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Despite stress and thankless job, dispatchers keep picking up the phone

A few words and a calm voice start every 911 call in Pekin:

“Tazewell County 911, where is your emergency?”

Pekin police officer and part-time dispatcher Michael Ward described what it’s like in the hot seat.

“It’s very hectic,” he said. “At times, you’re one person keeping track of dozens and dozens of other people. And on top of that, you’re dealing with people on the phone who are already in a stressful situation.”

At the Tazewell County Consolidated Communications Center (otherwise known as TC-3), 32 full time dispatchers handle tens of thousands of call every year.

“A lot of people think we just answer a phone call, or take messages,” scoffed Director Johnny Platt. “That’s not what we do. We deal with people that are having the worst day of their life.”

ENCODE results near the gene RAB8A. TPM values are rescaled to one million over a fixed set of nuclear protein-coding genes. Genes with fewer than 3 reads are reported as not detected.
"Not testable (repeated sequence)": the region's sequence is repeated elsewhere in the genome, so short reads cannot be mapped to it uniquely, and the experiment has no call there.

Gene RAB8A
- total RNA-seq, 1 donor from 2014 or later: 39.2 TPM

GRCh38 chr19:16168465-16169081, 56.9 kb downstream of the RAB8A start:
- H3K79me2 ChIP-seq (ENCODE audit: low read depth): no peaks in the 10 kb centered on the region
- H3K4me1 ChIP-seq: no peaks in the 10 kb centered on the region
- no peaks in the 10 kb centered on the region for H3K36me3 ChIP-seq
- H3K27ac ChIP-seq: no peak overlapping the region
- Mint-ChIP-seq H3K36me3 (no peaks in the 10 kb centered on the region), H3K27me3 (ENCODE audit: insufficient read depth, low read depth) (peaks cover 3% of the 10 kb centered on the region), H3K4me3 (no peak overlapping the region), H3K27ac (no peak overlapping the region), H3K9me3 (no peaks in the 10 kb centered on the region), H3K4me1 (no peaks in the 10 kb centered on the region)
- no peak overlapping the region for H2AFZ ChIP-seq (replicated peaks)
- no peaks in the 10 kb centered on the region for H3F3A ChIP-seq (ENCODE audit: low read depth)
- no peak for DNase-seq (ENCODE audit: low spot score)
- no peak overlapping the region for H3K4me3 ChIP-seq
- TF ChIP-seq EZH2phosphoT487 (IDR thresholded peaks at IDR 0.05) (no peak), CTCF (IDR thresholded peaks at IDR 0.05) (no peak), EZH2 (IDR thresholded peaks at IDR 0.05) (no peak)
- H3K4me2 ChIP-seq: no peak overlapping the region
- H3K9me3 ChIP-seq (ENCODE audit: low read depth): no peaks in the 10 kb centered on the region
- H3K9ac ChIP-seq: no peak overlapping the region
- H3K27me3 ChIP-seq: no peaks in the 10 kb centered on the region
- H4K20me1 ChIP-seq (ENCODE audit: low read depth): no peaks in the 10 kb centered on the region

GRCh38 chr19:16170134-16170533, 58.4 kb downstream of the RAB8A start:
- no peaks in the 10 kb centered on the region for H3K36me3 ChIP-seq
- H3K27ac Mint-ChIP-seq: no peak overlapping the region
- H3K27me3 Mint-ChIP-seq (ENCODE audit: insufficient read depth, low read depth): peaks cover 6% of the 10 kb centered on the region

In Peoria County, the numbers are higher (over 107,000 911 calls in 2018), but the stress and need to excel in a tough situation is the same.

“Some of my toughest calls…I don’t remember any of it,” explained dispatcher Megan Gschwind. “I leave my body almost, it’s muscle memory. After I hang up, that’s when I take in, to the realization that, ‘okay, that was a tough one.'”

April 14-20th is National Dispatchers Appreciation Week. As such, we wanted to know: what is it dispatchers want most when you call 911?

“Be patient,” elaborated Ward. “We have a lot of information to gather, that we’re required to ask, so we can get details out and get the proper help they need.”

And, no matter the nature of the call, two words can make all the difference.

“This sounds so silly, but when people say ‘thank you’ to me on the phone, that’s awesome,” said Gschwind. “I’ll remember the thanks more than anything that happened in the call afterwards.”

Peoria County is hiring for additional 911 dispatchers. If you’re interested, you can click here, then scroll to find the ‘Emergency Communications Telecommunicator,’ listing.

Mason Dowling

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